mill shoe

a. A shoe equipped with a hardened serrated cutting edge used to mill downward over and around a piece of drill-stem equipment lost in a borehole. See also: mill.

b. A shoe designed either to dress the down-hole tools for access to retrieve them, or to grind up the tool in a drill hole so that drilling can continue.


Term used in the slate industry to include all forms of structural slate used in exterior or interior construction.


A buhrstone; e.g., a coarse-grained sandstone or a fine-grained quartz conglomerate. Also, one of two thick disks of such material used for grinding grain and other materials fed through a center hole in the upper stone. Quarried underground in Virginia; also, produced in New York and (of granite) in North Carolina. See also: buhrstone.

millstone grit

Any hard, siliceous rock suitable for use as a material for millstones; specif. the Millstone Grit of the British Carboniferous, a coarse conglomeratic sandstone.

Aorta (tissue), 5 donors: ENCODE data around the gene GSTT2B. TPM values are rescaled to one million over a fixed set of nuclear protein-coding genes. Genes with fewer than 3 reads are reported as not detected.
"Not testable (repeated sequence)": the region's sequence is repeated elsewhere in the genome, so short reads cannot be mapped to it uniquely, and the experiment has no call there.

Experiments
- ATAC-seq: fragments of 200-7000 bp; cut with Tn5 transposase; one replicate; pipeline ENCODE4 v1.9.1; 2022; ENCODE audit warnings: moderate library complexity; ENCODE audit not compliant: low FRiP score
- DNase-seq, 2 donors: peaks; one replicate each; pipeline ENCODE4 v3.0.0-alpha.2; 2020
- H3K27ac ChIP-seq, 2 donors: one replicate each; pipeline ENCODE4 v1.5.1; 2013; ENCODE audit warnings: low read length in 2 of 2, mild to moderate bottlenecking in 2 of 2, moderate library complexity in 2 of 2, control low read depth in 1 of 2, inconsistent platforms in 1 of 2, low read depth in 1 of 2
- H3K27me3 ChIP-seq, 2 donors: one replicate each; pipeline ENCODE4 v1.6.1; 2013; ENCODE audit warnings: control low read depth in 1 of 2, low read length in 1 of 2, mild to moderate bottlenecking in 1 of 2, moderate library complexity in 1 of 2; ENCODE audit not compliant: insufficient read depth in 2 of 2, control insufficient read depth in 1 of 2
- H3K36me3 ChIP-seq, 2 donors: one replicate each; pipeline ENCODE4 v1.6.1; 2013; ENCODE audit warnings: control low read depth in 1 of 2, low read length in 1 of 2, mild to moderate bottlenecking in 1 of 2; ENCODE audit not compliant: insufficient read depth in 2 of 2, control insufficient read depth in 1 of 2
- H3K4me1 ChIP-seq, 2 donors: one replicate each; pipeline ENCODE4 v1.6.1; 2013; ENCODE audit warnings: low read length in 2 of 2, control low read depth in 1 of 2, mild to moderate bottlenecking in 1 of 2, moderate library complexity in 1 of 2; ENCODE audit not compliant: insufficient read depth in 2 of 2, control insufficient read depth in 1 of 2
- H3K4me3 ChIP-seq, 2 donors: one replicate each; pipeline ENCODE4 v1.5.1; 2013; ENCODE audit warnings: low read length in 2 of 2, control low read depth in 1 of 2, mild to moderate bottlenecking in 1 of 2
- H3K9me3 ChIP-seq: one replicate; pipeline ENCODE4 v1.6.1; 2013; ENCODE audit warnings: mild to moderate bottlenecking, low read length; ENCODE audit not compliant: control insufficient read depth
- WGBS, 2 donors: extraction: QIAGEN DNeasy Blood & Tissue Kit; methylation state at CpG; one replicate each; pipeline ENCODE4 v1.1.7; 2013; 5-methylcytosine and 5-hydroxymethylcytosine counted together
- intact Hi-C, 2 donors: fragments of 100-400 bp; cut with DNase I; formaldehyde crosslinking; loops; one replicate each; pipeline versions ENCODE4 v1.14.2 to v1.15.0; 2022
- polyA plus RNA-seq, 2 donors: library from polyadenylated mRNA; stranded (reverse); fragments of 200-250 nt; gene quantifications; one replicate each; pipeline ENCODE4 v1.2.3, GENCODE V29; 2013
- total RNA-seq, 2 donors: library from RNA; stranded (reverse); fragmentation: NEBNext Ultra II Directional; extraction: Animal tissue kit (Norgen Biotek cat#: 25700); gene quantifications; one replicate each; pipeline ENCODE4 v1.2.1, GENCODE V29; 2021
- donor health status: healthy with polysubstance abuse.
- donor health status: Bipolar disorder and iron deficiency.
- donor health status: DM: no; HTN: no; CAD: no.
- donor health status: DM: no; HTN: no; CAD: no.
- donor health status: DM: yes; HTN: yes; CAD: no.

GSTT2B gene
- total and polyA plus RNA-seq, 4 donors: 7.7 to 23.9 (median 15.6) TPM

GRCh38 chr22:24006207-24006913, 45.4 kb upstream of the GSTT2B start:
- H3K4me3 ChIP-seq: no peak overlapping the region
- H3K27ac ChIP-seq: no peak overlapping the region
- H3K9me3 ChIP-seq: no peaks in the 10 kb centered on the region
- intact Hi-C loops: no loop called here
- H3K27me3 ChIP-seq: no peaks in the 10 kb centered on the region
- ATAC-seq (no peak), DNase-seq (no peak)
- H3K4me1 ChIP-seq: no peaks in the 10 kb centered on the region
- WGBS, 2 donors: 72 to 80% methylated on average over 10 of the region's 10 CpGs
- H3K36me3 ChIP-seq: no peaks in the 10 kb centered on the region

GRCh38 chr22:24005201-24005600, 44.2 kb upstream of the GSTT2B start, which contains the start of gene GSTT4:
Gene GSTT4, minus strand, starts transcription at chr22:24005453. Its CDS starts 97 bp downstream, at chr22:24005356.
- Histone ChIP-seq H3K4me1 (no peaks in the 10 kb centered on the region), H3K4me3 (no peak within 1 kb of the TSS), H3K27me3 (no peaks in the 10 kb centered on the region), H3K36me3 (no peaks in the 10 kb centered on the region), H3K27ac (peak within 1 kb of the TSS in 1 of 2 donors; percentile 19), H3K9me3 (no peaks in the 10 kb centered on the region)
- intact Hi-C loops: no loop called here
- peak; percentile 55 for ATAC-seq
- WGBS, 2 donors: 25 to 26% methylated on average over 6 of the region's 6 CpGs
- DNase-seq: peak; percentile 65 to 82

mill test

The determination of the metallic contents and recoverable metal in any given ore by the milling of a sufficient quantity to afford average milling conditions. See also: mill run.


Net tonnage of ore available for milling after eliminating waste and unpayable material.

mill value

S. Afr. The calculated value of ore before crushing. After treatment, there remains a residue of the valuable metal in the sands, slimes, or tailings, which, added to the yield obtained by treatment, should be equal to the mill value.


See: mimetite.


See: mimetite.


a. Said of crystals appearing to have a higher symmetry than their internal structure due to twinning, distortion, or interfacial angles at or close to a more symmetric form.